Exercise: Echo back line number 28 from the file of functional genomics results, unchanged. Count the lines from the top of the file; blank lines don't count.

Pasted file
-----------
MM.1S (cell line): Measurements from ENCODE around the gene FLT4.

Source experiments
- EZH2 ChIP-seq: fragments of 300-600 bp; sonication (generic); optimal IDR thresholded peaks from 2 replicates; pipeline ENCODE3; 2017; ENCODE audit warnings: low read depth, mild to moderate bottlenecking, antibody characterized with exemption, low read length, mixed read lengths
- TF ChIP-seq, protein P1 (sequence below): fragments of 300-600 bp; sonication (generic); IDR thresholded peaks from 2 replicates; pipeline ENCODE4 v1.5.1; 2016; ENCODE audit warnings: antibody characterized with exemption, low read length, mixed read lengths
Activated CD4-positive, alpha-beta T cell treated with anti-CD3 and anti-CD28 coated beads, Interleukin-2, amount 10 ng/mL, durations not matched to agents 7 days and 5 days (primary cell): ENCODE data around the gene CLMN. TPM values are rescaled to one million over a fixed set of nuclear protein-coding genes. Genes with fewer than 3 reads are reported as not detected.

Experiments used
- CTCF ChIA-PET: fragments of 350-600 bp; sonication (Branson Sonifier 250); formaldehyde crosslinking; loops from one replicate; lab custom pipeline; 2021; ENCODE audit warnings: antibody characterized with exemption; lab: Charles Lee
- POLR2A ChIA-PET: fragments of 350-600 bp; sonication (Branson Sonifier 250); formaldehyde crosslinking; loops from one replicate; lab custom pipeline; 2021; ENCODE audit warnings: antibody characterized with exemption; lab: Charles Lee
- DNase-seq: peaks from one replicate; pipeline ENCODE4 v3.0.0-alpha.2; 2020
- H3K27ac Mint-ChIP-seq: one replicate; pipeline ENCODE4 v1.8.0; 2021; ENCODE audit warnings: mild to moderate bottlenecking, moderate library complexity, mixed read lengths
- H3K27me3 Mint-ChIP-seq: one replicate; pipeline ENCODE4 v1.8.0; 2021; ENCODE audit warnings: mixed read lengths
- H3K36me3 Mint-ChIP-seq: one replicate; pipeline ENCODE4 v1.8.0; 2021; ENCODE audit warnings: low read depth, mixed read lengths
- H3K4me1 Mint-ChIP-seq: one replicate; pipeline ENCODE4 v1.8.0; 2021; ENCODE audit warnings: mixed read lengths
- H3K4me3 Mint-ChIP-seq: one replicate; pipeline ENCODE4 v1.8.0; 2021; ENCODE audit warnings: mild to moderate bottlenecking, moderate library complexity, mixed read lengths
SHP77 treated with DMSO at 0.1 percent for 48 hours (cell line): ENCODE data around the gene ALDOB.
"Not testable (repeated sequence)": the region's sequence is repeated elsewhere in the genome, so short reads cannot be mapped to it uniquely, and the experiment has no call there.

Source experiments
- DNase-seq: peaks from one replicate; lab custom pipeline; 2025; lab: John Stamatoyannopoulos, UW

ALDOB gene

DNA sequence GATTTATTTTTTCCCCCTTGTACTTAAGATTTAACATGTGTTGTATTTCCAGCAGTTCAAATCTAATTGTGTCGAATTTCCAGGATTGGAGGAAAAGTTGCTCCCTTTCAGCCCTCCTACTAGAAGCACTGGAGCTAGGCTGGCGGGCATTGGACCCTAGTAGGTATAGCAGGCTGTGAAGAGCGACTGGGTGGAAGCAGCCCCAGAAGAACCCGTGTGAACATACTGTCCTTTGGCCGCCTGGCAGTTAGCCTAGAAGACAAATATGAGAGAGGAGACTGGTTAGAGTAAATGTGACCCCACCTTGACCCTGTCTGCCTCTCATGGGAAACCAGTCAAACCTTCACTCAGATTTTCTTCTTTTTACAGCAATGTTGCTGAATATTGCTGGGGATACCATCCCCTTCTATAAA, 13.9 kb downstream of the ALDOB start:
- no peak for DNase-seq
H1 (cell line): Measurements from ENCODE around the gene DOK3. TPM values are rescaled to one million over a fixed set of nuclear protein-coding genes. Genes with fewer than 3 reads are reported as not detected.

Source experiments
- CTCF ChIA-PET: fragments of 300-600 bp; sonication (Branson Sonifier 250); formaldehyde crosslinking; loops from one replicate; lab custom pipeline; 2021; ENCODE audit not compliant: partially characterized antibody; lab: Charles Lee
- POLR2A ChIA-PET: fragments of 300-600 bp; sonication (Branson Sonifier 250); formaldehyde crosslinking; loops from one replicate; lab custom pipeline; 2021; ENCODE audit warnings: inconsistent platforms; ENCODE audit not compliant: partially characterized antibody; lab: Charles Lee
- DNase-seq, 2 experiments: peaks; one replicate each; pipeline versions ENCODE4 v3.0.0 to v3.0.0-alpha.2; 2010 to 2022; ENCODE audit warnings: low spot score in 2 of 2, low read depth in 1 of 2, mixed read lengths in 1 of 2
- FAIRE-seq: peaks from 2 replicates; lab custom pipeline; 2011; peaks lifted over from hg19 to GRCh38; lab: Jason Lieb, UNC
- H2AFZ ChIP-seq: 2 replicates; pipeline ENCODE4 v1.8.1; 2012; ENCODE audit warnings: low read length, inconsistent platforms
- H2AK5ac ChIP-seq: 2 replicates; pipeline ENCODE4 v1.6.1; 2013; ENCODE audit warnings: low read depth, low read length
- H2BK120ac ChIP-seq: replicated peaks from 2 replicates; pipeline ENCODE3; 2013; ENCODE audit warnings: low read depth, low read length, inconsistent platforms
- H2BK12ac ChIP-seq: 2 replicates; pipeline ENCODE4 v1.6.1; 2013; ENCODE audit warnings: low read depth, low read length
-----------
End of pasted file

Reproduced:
- H2AFZ ChIP-seq: 2 replicates; pipeline ENCODE4 v1.8.1; 2012; ENCODE audit warnings: low read length, inconsistent platforms